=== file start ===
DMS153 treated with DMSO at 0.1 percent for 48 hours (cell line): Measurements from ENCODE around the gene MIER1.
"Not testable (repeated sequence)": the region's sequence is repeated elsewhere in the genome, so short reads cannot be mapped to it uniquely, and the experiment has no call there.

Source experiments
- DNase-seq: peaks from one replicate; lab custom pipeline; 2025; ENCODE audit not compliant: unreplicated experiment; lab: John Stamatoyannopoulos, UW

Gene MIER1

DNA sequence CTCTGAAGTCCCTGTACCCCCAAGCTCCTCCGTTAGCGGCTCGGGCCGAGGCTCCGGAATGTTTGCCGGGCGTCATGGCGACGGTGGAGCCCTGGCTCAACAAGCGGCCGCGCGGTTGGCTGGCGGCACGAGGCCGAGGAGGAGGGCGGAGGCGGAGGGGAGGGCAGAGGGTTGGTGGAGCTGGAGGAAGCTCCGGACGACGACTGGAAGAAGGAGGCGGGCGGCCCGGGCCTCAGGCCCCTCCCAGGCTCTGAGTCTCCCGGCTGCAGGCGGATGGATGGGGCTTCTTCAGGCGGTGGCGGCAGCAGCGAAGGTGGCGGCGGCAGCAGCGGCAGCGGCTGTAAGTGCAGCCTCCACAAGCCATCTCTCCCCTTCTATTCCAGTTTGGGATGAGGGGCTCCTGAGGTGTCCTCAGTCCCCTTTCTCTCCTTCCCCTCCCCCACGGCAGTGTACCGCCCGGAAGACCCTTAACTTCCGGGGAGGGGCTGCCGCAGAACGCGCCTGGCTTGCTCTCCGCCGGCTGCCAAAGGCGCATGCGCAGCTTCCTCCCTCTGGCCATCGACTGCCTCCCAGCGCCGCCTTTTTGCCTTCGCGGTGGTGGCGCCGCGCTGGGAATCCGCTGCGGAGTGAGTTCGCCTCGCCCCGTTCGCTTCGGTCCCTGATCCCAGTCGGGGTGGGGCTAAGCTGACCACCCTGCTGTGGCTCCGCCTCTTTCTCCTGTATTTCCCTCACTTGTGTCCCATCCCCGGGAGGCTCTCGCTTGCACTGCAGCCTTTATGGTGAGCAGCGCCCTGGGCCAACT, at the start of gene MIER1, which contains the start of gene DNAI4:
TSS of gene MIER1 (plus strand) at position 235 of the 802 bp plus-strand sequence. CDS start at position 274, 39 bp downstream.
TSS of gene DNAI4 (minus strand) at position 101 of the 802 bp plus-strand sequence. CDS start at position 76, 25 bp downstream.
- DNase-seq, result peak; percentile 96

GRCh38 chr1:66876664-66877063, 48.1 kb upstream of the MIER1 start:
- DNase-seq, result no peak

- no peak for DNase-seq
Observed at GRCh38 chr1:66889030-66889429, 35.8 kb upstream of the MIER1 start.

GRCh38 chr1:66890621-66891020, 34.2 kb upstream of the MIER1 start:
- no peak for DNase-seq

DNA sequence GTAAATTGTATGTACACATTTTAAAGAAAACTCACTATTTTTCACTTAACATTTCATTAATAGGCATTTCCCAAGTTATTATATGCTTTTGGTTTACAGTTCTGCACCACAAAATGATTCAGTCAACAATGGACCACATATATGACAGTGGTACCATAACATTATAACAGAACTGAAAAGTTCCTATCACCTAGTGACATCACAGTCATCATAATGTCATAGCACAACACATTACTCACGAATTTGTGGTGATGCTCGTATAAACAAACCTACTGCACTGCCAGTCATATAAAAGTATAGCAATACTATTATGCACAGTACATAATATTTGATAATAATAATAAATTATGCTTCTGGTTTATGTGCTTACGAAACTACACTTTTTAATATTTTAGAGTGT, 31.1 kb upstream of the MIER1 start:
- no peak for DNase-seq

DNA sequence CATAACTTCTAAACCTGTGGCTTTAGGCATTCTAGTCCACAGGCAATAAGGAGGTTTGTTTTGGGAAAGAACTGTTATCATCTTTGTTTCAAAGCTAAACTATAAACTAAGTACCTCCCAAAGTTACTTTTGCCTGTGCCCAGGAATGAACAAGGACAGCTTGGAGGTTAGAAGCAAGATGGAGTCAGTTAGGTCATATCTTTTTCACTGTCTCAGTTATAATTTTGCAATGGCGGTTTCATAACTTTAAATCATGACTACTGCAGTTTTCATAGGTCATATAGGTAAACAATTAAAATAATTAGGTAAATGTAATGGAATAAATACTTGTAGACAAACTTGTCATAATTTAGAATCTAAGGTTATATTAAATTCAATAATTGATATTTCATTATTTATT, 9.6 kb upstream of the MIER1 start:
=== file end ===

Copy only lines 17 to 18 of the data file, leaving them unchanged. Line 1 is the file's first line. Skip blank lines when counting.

- no peak for DNase-seq

DNA sequence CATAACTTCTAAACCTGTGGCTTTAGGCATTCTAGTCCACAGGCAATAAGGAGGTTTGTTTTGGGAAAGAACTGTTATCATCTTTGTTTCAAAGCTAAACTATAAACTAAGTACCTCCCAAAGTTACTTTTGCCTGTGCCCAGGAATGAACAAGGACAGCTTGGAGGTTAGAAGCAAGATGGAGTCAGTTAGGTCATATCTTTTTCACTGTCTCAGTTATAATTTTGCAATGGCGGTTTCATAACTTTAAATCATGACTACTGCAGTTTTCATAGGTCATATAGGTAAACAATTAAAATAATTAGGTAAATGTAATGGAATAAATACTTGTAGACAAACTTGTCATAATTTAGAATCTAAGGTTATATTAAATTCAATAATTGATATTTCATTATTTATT, 9.6 kb upstream of the MIER1 start: